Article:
In retrospect, post-9/11 conflicts not worth the costs

Upon the anniversary of Sept. 11, I found myself thinking about our country as a whole and the wars that followed the terrorist attacks. While undeniably tragic, the subsequent wars after 9/11 have not been worth the cost the United States has paid to fight them.

The Middle East before 2001 was an obscure, faraway place that had little effect on our day-to-day lives. Today, in 2012, the Middle East is a hotbed of political and social turmoil that has taken brave men and women away from their families and thrown them in harm’s way.

At the start of the war, America was a different place. People wanted to take action against al-Qaida; we were vulnerable after an attack on our home soil. We appeared to be ready for war.

Today, we are facing a slightly different atmosphere. Instead of pro-war propaganda, we are hearing anti-war sentiments. It is not “cool” to be at war and, for some, President Barack Obama’s timeline for bringing our troops home from Afghanistan is not quick enough.

So the question is, were these past nine years worth it? The war should have been, if not avoided all together, a lot shorter than its current span. We couldn’t afford the venture, and we certainly couldn’t afford the loss of lives.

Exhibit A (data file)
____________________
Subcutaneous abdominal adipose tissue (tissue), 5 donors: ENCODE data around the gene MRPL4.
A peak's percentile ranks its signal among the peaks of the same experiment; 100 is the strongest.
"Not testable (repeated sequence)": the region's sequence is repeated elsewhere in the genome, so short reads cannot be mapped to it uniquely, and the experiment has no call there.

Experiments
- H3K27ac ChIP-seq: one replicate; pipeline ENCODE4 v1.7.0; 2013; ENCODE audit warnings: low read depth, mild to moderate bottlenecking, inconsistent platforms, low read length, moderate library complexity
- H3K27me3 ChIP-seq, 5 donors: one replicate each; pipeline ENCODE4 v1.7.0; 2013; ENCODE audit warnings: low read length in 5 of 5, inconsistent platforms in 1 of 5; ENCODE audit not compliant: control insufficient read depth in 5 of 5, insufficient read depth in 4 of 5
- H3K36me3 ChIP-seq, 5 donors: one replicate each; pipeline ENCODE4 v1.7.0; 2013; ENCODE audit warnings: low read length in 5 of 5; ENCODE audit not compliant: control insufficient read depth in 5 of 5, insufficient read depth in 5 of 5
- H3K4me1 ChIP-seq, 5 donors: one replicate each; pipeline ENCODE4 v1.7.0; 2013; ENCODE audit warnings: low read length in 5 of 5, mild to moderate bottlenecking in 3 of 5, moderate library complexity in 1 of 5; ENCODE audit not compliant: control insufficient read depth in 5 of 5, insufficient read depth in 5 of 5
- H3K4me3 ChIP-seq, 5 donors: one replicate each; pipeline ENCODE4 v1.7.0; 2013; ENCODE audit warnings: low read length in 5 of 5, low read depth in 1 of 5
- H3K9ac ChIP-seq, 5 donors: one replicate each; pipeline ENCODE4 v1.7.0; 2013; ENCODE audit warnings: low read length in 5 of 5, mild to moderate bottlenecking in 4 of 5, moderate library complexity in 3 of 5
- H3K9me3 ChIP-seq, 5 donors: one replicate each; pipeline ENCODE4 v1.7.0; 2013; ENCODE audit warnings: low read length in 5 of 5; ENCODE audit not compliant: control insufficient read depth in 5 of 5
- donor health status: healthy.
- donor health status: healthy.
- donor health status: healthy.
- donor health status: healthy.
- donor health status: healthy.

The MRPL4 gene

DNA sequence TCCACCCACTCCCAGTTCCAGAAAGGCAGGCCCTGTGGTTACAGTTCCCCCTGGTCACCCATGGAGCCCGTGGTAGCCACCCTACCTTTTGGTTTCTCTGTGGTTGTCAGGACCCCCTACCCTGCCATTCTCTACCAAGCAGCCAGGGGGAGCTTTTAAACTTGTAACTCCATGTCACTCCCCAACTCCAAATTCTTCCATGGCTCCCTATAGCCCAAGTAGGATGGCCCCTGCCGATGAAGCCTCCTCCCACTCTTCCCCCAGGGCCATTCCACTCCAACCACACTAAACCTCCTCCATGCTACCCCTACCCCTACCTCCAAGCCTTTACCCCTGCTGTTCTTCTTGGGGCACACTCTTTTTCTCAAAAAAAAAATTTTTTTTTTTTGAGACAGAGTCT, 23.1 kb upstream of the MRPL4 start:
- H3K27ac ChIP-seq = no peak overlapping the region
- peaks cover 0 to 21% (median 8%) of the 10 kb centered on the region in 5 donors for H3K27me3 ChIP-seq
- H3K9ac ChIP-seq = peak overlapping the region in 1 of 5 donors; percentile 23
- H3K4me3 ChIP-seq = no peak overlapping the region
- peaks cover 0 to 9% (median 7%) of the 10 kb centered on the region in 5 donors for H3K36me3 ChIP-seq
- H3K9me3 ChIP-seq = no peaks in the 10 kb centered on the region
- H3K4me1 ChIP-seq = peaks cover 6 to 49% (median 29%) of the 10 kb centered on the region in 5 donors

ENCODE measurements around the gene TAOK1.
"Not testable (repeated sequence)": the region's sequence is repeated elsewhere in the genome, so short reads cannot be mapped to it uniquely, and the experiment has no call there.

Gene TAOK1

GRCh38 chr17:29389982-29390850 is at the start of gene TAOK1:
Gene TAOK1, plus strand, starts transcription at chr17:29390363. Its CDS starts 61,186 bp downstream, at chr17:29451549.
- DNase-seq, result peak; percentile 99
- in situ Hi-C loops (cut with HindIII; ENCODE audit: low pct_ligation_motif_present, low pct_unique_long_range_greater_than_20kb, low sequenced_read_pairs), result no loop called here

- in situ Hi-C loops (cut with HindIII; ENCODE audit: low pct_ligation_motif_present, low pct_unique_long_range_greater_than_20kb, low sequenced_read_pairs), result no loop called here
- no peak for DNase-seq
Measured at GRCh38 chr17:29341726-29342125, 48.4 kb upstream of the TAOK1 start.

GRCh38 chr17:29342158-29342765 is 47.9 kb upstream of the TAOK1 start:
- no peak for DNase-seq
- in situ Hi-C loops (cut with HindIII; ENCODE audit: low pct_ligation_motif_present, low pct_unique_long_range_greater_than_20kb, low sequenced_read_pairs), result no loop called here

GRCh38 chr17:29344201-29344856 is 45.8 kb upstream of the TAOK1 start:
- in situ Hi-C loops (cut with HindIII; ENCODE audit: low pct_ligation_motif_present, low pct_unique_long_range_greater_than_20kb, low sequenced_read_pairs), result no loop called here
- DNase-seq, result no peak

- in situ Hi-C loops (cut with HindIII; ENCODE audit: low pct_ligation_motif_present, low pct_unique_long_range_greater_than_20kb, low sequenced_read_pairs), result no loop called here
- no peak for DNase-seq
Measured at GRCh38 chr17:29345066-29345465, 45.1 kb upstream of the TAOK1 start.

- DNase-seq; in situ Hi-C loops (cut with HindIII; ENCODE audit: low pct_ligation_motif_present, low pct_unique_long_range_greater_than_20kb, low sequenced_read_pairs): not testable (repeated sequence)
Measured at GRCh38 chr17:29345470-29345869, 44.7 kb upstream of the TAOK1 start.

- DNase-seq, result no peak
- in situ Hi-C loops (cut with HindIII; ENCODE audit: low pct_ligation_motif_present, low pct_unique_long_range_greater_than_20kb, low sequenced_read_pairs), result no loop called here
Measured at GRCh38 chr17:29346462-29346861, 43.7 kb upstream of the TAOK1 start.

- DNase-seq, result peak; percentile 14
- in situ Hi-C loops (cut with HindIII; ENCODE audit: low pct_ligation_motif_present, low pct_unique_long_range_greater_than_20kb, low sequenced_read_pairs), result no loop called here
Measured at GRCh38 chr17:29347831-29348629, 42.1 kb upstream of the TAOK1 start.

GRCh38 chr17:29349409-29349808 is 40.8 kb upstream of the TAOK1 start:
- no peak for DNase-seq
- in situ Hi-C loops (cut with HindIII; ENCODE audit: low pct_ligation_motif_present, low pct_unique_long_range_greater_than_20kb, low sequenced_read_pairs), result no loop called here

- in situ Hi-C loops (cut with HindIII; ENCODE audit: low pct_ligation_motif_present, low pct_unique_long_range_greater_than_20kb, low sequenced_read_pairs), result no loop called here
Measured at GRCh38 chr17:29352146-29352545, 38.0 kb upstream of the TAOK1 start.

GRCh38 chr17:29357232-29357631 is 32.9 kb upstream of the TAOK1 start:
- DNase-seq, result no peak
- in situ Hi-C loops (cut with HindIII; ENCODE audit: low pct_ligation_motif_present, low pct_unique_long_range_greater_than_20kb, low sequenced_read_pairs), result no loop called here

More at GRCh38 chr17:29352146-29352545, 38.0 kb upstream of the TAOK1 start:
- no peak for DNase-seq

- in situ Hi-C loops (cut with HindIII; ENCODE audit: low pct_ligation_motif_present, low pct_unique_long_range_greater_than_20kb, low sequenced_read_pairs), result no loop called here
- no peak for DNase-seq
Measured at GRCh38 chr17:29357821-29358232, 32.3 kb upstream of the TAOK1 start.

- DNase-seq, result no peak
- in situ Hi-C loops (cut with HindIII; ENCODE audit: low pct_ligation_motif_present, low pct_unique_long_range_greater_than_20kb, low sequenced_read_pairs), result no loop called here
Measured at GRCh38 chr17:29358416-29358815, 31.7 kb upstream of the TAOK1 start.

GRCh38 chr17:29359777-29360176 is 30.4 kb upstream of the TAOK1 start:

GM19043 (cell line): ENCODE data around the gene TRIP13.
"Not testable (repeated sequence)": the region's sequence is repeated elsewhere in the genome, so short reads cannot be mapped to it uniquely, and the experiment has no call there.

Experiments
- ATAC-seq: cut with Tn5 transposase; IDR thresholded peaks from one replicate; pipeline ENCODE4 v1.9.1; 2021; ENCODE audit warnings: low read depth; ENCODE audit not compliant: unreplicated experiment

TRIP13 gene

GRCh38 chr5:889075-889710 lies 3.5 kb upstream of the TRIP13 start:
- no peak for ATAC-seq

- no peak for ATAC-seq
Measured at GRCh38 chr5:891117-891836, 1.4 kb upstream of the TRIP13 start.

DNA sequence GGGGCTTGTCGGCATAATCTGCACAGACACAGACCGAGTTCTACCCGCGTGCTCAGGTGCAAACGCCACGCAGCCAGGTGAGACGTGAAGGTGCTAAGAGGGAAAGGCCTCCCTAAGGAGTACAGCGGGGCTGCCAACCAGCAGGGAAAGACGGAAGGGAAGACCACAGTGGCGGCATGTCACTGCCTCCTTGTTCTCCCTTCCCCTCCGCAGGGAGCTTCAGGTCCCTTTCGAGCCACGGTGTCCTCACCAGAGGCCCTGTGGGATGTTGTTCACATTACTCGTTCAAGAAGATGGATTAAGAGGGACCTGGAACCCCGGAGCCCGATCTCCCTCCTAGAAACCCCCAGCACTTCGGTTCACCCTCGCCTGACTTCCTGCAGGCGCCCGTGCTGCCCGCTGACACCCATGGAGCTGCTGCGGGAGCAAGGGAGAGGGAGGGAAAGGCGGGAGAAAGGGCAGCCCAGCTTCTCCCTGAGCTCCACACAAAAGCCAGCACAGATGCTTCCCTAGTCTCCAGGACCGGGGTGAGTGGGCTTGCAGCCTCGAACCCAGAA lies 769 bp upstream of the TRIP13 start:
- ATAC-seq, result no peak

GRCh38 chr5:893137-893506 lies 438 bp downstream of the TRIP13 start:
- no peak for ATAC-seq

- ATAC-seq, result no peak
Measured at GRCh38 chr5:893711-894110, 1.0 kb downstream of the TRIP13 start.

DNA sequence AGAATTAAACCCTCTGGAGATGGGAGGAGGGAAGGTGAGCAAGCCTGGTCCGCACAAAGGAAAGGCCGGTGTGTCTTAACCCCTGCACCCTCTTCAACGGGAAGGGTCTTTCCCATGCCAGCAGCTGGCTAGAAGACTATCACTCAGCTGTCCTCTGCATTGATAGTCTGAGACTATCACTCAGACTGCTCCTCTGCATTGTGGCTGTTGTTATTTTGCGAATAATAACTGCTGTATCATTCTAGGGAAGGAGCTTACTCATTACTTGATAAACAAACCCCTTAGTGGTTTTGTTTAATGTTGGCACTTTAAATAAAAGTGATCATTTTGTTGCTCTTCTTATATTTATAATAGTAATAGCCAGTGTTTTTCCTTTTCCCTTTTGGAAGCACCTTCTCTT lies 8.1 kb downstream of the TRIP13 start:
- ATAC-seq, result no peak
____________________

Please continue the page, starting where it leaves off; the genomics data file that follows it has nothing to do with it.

To attack this loaded controversy, we must consider why we invaded Iraq. At first, the American people were persuaded to believe that Saddam Hussein possessed weapons of mass destruction and that it was inevitable that he would pass these weapons along to help al-Qaida fight against us. We now know this was false due to the lack of evidence that would place WMD in Hussein’s possession.

Since it was becoming clear to the U.S. government that it would not be able to play the fear card, it opted for nationalism by claiming the U.S. was in Iraq to promote democracy and free the Iraqi people from Hussein’s grasp.

On May 1, 2003 former President George W. Bush declared “Mission Accomplished” in Iraq. Now, fast forward to December 2011 when the last U.S. troops pulled out of Iraq. What is wrong with this picture?

With a total of $757.8 billion in defense spending on the Iraq War, almost 5,000 killed and about 32,000 wounded, did we really need to keep the war going for all these years? The war on terror was just a mask for the U.S to re-enter the oil industry in Iraq; prior to 2003, most Western oil companies were shut out of the Iraqi oil market.

So was it worth it? Was it worth hearing reports of 18-year-old soldiers being killed in suicide bomber attacks? Was it worth the government pouring billions into a foreign place where we were not welcomed, our economy crumbling in the process?

It would have been logical to pull out when “Mission Accomplished” was declared. I believe we were wasting money and, more importantly, wasting lives fighting a war that didn’t need to be fought.